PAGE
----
The district court agreed with Cordis and declared the case exceptional. Specifically, the court found that MarcTec’s allegations were baseless and frivolous, and that MarcTec acted in bad faith in bringing and maintaining the litigation. The court criticized MarcTec for ignoring the specification and prosecution history in its claim construction argument. Moreover, the court found that, even after it had evidence that the Cypher stent’s coating is applied at room temperature and does not bond using heat, MarcTec continued to pursue its frivolous case “by relying on mischaracterizations of the claim construction adopted by this Court and expert testimony that did not meet the requirements for scientific reliability or relevance required by FRE 702 and Daubert.” The court further noted that with the patentee having represented to the PTO that the claims exclude stents in order to obtain allowance, MarcTec cannot turn around in litigation and assert the patents against the Cypher stent. Based on these findings, the district court awarded Cordis $3,873,865.01 in attorney fees and expenses under § 285. In addition, pursuant to its inherent powers, the court awarded Cordis its expert fees in the amount of $809,788.02.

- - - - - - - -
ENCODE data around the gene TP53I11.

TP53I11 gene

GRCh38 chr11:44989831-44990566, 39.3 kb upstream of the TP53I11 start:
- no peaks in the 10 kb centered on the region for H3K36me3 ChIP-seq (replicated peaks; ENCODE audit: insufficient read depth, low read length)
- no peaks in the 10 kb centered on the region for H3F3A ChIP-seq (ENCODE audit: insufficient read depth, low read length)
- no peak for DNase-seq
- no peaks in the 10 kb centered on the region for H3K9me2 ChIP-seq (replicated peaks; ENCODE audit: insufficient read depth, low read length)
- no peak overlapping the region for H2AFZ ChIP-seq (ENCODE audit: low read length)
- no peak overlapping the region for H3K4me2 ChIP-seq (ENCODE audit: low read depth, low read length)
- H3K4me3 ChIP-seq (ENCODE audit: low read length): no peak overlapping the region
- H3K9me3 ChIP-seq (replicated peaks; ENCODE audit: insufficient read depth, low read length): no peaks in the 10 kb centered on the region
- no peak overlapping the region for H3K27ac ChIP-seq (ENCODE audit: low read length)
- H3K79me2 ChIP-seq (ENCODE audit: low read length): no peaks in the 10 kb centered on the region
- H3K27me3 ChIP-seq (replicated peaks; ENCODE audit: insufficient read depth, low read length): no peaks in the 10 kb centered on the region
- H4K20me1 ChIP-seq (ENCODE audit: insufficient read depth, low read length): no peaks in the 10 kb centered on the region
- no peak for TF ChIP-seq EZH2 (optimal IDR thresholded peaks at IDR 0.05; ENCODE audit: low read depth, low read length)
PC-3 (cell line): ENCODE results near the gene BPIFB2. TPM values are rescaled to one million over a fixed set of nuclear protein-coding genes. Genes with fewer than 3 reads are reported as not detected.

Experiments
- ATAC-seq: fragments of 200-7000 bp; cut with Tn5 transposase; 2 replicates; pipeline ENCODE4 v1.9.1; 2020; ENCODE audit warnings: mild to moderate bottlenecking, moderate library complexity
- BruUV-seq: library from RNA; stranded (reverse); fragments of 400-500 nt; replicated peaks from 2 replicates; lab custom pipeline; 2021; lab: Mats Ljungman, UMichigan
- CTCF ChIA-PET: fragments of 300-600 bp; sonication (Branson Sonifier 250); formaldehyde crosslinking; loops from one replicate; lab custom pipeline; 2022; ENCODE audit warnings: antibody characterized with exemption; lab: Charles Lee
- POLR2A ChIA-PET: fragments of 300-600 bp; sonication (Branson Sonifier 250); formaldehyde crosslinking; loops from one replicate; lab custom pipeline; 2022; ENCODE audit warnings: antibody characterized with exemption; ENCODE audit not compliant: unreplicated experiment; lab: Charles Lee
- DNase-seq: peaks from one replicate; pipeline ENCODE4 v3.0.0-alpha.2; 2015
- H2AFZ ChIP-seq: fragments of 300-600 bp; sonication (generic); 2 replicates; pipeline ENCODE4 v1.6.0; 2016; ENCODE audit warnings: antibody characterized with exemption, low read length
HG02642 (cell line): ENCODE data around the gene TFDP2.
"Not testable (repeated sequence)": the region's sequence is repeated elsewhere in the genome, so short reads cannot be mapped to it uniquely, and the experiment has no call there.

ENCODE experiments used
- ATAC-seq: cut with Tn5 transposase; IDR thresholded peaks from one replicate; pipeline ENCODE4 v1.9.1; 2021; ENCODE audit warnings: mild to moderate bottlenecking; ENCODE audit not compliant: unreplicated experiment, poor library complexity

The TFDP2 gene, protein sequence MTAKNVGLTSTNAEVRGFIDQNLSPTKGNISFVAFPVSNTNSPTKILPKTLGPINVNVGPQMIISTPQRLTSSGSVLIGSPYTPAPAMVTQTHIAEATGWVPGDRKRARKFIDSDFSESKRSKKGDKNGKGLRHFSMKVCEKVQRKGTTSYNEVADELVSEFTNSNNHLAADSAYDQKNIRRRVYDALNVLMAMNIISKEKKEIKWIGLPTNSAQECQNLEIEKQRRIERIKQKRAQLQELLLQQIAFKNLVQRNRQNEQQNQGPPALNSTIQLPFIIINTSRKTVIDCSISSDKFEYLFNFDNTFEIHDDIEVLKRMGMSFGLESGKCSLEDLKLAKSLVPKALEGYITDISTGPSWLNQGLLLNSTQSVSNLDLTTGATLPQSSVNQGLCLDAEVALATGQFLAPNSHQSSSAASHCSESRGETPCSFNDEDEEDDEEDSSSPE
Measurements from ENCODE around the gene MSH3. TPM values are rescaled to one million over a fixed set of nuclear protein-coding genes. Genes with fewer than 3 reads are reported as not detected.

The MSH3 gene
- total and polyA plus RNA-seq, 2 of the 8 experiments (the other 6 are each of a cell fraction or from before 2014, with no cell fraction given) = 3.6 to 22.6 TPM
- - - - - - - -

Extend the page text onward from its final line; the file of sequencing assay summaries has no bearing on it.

MarcTec again appealed the district court’s decision to the Federal Circuit, arguing that the district court: (1) applied the wrong standard in declaring the case exceptional under 35 U.S.C. § 285; and (2) abused its discretion in awarding expert witness fees. The Federal Circuit disagreed, holding that the district court’s deeming the case exceptional was appropriate because the district court made sufficient factual findings to support the conclusion that MarcTec filed an objectively baseless lawsuit in bad faith. The Federal Circuit also construed the district court’s opinion as having found that MarcTec engaged in litigation misconduct and upheld the finding, thus providing a separate and independent basis supporting the exceptional case determination. In reaching its conclusions, the Federal Circuit time and again pointed to MarcTec’s attempts at advancing its tenuous claim construction not supported by the specification and prosecution history and dragging out the litigation after claim construction by proffering questionable, unreliable and irrelevant expert testimony. In addition, the Federal Circuit upheld the award of expert fees not compensable under § 285 because “Cordis was forced to incur expert witness expenses to rebut MarcTec’s unreliable and irrelevant expert testimony which was excluded under Daubert.”
In a press interview, one of MarcTec’s attorneys maintained that the company and its attorneys never acted in bad faith.
Take-away Points: Although awards of attorney fees to the winner in a litigation is not the norm in the American system, plaintiff and defense attorneys alike, while being zealous advocates, should still bear in mind that such awards can happen and plan accordingly. This case may signal a growing willingness of the courts to find cases exceptional and award fees. This case also demonstrates the importance of the specification in patent litigation.